The shell-holes were often full of German dead—I counted nearly 100 within a quarter of a mile of Dan Cottages. And on the forward wooden tracks used by our transport, the ground reeked like a slaughter-house. Fragments of everything just swept off the tracks. The limbs and bodies of the pack-mules lying sometimes in heaps, sometimes at intervals, all along the route.

Conditions at the front often required regular contact with corpses. After recovering from his holiday hangover, the British soldier Tucker described the sickening but very common state of trenches near Cambrai, recently the scene of a short-lived British success with a surprise attack by tanks:

Often there was a soft, rubbery feeling under foot similar to standing on an inflated mattress; this would indicate a dead body in the bottom of the trench, having been trampled deeper in the mud by the feet of perhaps hundreds of men passing over it. Sometimes an arm or leg would be protruding. No one had time or inclination to do anything about this. It soon became a common experience and accepted with indifference.

Tens of thousands of women volunteering as nurses in field hospitals as well as larger convalescent centers at home also directly experienced the horrors of war, treating badly wounded and dying men. Still serving as a V.A.D. in France, Brittain wrote home on December 5, 1917:

We have heaps of gassed cases at present who came in a day or two ago; there are 10 in this ward alone. I wish those people who write so glibly about this being a holy war and the orators who talk so much about going on no matter how long the war lasts and what it may mean, could see a case—to say nothing of 10 cases—of mustard gas in its early stages—could see the poor things burnt and blistered all over with great mustard- colored suppurating blisters, with blinded eyes—sometimes temporarily, sometimes permanently—all sticky and stuck together, and always fighting for breath, with voices a mere whisper, saying that their throats are closing and they know they will choke … and yet people persist in saying that God made the war, when there are such inventions of the Devil about.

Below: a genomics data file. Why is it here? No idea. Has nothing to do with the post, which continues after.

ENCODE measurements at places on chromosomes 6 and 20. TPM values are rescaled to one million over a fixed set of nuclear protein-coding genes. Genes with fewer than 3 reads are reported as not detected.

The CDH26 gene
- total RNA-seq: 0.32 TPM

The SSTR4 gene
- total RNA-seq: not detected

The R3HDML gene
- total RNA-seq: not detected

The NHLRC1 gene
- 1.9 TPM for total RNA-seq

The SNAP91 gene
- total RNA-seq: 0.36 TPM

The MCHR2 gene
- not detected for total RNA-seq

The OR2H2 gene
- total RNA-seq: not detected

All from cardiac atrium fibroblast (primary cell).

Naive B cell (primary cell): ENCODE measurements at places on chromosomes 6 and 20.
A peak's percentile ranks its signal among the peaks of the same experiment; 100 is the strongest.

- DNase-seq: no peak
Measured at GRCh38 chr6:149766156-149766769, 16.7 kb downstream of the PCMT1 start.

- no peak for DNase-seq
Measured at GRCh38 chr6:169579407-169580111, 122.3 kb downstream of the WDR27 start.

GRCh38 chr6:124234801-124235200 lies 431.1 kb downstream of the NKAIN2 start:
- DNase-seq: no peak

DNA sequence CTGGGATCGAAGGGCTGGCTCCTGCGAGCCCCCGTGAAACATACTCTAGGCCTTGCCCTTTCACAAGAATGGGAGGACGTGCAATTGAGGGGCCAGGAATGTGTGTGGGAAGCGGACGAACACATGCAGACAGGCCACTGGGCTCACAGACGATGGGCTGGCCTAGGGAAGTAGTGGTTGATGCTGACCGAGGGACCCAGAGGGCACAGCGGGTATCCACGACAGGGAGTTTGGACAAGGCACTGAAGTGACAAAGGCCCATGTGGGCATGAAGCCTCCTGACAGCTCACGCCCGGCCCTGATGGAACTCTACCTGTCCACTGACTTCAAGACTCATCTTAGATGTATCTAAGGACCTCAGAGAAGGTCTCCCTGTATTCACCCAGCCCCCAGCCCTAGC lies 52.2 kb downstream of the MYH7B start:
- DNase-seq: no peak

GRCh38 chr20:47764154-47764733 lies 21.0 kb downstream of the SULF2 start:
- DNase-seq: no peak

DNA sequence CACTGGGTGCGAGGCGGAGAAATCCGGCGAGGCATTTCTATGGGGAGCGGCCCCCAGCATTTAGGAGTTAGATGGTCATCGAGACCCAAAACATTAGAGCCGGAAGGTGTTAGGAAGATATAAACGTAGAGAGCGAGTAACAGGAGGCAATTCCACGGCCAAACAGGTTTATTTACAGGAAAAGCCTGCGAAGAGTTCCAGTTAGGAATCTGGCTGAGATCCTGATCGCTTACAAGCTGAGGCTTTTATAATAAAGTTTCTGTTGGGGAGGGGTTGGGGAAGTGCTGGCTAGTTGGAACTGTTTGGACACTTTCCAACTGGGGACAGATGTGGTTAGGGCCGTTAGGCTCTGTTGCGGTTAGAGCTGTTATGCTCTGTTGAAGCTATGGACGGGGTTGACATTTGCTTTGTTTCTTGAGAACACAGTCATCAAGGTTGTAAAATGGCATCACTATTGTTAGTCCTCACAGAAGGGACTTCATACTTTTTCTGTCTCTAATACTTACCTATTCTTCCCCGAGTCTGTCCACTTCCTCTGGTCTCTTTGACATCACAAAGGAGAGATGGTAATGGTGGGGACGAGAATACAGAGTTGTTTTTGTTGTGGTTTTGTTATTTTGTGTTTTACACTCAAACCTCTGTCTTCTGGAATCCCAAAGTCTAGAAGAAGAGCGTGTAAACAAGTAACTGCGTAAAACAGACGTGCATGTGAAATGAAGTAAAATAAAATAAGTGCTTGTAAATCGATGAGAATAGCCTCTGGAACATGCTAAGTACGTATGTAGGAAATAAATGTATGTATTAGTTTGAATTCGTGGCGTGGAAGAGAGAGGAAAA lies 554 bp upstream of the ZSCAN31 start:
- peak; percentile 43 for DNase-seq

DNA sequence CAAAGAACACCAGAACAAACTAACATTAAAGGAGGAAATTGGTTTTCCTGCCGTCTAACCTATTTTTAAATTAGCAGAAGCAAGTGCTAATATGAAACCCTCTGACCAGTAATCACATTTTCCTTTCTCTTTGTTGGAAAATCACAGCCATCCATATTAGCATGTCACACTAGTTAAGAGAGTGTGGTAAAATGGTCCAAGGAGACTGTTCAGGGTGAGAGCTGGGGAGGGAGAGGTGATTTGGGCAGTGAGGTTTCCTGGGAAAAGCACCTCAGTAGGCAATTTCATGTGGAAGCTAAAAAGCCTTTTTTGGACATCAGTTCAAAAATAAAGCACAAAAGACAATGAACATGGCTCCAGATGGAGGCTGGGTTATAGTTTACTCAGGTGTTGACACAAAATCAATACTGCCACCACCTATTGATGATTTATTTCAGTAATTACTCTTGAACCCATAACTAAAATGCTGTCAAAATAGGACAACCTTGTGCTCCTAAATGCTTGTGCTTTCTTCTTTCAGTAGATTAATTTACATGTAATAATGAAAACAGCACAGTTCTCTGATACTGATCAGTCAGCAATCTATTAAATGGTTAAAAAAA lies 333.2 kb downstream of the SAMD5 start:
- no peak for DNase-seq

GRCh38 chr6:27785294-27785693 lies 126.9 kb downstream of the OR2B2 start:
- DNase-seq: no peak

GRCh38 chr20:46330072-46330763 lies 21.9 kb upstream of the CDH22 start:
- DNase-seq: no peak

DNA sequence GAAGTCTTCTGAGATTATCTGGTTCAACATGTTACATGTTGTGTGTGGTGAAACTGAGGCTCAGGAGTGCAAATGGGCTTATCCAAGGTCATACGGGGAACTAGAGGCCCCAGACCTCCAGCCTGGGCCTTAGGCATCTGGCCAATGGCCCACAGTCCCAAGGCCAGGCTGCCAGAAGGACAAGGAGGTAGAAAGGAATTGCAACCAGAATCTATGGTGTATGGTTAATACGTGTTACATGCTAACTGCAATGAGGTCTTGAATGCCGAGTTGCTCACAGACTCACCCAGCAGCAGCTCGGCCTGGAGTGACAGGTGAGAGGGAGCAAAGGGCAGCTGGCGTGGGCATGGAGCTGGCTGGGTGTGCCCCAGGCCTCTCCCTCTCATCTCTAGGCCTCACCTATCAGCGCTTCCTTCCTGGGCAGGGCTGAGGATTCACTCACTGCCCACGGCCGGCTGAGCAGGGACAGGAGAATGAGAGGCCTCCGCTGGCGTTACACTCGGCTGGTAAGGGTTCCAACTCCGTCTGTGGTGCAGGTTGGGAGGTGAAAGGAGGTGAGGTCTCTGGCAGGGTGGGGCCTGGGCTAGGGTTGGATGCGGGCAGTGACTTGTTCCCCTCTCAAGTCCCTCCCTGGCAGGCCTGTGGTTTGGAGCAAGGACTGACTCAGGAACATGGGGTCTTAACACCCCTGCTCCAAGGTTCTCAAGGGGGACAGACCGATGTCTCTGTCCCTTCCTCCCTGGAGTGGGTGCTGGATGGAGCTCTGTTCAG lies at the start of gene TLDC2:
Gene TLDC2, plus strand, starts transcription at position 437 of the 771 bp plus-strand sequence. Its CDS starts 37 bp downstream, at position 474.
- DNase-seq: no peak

THE SPECTER OF DISEASE

Disease was a common killer from the beginning of the war, with typhus, dysentery, malaria, and gas gangrene killing hundreds of thousands and incapacitating millions more across Europe, the Middle East, and other theaters of war. Over the course of the war typhus, carried by ubiquitous body lice, killed 200,000 people in Serbia alone, out of a total population of 3 million, as well as 60,000 Habsburg prisoners of war. During the Russian Civil War, just beginning, typhus would kill an estimated 3 million people from 1918-1922.

But even these losses would pale in comparison to the scourge nature would unleash on the world in 1918-1920, in the form of the highly contagious and breathtakingly deadly influenza epidemic. Although it became known a the “Spanish flu” due to reports of the high death toll in neutral Spain, where the press was free from wartime censorship, the flu was a global pandemic that killed anywhere from 50 to 100 million people—more than the war’s own total of around 20 million.